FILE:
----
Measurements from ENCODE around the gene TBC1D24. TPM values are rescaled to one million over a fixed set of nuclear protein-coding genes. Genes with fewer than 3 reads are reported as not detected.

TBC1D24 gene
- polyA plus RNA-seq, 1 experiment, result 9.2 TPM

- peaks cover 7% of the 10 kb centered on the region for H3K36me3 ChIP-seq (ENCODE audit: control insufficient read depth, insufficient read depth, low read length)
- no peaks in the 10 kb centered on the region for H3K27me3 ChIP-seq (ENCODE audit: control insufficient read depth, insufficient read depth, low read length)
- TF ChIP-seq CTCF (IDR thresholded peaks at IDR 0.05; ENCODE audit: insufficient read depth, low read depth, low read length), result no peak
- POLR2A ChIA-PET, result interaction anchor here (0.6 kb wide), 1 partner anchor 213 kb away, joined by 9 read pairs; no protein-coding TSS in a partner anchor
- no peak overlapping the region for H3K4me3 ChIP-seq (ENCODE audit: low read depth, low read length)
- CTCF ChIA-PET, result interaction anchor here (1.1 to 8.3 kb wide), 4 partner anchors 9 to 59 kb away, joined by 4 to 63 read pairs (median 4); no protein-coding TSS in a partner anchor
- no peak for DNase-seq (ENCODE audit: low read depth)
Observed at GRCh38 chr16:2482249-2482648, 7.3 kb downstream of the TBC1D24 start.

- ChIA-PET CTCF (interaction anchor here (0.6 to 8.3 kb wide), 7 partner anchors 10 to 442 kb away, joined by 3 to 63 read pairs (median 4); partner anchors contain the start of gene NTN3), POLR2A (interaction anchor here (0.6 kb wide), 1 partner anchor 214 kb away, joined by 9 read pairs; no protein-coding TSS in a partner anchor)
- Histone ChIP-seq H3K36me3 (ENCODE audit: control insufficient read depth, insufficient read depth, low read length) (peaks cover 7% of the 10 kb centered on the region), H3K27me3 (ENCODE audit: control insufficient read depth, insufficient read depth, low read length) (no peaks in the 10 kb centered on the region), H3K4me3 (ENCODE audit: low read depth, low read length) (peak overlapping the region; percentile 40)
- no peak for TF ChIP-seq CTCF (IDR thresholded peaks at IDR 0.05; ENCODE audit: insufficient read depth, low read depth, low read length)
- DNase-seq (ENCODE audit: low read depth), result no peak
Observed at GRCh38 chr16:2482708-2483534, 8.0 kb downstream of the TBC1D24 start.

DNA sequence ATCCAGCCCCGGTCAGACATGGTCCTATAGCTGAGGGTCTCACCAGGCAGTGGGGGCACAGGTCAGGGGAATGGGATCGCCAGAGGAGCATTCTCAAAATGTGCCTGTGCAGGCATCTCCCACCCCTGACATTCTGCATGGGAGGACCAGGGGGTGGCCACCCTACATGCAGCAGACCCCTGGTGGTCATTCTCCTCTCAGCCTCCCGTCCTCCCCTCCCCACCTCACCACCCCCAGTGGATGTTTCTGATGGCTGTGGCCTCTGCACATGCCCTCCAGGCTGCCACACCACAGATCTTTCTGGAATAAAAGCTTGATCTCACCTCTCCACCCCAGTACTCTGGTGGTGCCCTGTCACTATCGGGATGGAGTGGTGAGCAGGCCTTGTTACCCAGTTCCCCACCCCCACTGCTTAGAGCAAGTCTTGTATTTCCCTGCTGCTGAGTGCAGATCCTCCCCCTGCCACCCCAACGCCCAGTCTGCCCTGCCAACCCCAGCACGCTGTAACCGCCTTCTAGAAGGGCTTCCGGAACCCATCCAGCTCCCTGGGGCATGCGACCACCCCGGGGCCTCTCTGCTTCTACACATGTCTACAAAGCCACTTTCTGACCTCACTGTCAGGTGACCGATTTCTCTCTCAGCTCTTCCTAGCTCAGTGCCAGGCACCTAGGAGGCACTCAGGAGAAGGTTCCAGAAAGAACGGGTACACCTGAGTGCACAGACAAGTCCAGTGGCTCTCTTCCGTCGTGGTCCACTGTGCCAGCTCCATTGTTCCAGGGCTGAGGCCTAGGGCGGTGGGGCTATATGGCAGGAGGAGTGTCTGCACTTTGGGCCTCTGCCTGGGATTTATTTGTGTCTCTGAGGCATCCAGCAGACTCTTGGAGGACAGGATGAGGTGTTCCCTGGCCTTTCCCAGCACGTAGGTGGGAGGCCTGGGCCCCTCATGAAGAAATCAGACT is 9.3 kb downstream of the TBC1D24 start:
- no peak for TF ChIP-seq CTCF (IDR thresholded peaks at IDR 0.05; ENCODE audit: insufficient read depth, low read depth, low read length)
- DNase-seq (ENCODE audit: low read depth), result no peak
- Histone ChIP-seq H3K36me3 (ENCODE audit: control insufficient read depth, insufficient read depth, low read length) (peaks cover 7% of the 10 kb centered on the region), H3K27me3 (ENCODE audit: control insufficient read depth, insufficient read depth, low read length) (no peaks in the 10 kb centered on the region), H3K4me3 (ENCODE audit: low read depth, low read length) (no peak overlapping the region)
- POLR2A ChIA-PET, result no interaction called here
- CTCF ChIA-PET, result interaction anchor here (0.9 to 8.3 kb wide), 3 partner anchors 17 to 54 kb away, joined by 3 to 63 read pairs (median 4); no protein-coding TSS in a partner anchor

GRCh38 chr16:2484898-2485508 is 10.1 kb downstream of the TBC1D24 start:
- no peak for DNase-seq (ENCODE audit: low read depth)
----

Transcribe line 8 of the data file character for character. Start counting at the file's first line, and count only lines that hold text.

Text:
- no peak overlapping the region for H3K4me3 ChIP-seq (ENCODE audit: low read depth, low read length)